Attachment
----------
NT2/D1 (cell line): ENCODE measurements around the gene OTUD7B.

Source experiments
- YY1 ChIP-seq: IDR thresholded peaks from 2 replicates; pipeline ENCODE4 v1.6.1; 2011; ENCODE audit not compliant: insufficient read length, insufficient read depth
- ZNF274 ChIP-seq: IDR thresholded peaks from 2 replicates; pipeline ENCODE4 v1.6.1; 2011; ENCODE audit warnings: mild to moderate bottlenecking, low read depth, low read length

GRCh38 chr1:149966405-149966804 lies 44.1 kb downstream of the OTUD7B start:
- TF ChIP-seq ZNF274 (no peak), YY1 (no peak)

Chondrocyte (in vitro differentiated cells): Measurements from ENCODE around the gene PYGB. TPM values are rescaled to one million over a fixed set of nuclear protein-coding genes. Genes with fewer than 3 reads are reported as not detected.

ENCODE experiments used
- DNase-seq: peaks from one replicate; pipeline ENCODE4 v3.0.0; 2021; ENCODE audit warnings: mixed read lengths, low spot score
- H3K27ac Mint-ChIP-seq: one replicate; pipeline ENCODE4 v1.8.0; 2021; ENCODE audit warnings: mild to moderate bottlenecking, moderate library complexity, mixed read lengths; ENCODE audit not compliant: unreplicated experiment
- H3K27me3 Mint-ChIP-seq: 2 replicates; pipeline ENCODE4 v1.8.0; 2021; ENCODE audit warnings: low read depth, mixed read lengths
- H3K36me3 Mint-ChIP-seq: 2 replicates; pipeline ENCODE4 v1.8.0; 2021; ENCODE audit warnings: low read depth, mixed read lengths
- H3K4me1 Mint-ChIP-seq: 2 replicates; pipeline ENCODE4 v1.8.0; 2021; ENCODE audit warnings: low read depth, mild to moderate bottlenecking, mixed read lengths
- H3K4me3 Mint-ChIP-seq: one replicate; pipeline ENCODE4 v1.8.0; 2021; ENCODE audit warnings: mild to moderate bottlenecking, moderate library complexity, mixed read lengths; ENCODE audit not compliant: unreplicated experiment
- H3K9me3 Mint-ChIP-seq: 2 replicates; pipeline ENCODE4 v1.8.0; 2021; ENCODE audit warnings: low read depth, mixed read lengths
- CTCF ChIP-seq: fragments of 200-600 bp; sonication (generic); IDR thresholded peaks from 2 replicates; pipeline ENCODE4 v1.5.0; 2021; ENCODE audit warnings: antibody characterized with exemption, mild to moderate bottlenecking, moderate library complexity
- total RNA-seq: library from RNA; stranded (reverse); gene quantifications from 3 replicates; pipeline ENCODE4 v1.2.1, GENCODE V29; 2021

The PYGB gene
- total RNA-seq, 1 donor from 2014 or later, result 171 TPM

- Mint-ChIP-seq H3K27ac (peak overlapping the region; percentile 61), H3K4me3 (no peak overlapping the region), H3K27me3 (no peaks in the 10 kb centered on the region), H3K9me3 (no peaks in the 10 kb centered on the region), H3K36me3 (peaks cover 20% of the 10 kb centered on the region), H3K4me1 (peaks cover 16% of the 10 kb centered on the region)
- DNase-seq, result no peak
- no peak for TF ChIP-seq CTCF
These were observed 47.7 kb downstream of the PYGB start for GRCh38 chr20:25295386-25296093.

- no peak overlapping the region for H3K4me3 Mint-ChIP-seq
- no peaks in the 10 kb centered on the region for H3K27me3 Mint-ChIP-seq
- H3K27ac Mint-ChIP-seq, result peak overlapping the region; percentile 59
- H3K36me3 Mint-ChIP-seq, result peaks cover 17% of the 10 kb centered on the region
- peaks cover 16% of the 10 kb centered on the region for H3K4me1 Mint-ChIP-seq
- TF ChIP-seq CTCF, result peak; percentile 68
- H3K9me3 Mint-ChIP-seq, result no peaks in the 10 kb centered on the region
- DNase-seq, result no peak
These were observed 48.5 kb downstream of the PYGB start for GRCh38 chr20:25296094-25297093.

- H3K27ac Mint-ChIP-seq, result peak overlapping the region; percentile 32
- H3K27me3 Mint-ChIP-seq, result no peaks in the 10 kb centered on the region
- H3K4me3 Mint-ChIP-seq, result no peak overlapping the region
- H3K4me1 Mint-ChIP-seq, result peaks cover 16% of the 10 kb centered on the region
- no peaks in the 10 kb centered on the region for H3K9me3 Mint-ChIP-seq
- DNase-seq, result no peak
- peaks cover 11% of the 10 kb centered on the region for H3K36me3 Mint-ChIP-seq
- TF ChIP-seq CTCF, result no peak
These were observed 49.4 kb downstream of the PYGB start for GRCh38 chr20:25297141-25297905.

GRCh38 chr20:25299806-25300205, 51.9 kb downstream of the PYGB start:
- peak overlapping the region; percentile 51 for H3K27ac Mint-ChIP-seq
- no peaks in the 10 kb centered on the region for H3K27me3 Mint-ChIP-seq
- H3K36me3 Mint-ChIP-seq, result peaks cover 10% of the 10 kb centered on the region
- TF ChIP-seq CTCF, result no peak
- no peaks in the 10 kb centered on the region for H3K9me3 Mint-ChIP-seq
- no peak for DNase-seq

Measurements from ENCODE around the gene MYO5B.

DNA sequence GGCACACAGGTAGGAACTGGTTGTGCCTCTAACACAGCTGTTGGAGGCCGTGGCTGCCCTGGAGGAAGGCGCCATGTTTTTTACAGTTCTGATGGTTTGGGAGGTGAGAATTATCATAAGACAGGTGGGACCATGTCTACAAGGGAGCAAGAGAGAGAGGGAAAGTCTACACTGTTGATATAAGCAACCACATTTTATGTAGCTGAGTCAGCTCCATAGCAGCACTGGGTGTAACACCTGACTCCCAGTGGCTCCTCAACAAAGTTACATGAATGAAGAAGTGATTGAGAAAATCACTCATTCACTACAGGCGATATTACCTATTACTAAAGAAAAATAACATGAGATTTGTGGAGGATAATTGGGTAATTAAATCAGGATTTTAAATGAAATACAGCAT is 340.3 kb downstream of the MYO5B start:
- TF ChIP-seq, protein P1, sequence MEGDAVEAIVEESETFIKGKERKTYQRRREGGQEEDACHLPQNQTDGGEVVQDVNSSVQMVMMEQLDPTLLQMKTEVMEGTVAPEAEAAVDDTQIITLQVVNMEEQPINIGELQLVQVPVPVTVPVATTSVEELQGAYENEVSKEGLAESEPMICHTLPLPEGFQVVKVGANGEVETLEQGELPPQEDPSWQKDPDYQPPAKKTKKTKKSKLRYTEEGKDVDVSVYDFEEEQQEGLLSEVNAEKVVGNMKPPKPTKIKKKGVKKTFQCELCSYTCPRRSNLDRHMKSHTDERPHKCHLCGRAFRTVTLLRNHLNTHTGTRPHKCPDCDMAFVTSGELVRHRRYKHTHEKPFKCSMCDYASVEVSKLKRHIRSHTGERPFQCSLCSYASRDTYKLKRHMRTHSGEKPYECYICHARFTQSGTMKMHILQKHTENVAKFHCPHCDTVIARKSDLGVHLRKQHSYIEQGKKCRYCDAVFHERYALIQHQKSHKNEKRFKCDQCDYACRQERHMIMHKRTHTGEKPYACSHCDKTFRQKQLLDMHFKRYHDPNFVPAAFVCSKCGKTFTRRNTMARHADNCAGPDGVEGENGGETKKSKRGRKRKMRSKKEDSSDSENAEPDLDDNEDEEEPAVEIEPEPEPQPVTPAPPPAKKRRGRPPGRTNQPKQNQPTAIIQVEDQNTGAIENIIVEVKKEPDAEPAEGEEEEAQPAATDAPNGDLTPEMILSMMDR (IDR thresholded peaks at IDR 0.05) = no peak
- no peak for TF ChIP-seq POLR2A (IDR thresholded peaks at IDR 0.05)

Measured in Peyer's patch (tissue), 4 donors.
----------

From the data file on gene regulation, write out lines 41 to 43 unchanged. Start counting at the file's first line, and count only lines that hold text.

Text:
These were observed 49.4 kb downstream of the PYGB start for GRCh38 chr20:25297141-25297905.

GRCh38 chr20:25299806-25300205, 51.9 kb downstream of the PYGB start:
- peak overlapping the region; percentile 51 for H3K27ac Mint-ChIP-seq